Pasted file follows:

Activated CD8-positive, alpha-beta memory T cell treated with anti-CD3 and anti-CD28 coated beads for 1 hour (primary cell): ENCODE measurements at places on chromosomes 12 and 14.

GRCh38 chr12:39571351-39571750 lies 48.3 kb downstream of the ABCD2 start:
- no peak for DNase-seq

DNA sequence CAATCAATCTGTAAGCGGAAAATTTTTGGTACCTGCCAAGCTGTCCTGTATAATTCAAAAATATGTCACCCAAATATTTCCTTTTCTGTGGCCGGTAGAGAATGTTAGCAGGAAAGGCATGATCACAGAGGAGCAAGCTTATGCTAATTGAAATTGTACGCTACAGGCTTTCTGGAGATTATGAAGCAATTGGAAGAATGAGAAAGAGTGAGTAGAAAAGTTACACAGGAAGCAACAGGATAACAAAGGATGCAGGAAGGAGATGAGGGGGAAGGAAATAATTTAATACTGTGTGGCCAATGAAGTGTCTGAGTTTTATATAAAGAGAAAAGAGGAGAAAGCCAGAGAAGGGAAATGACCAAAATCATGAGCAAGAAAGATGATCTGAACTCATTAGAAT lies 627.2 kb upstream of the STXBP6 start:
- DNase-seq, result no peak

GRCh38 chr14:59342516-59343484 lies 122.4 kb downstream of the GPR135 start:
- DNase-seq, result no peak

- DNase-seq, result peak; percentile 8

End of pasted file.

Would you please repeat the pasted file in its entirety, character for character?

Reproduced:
Activated CD8-positive, alpha-beta memory T cell treated with anti-CD3 and anti-CD28 coated beads for 1 hour (primary cell): ENCODE measurements at places on chromosomes 12 and 14.

GRCh38 chr12:39571351-39571750 lies 48.3 kb downstream of the ABCD2 start:
- no peak for DNase-seq

DNA sequence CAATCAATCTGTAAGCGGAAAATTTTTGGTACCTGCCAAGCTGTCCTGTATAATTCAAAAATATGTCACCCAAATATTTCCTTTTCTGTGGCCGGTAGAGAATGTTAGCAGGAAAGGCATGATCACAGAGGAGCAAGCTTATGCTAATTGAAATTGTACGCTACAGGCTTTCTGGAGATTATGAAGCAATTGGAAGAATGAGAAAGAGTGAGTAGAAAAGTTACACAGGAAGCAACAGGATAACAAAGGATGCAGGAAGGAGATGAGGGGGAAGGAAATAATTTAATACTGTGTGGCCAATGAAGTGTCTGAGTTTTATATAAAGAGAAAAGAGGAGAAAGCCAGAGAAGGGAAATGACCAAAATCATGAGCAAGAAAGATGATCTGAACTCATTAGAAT lies 627.2 kb upstream of the STXBP6 start:
- DNase-seq, result no peak

GRCh38 chr14:59342516-59343484 lies 122.4 kb downstream of the GPR135 start:
- DNase-seq, result no peak

- DNase-seq, result peak; percentile 8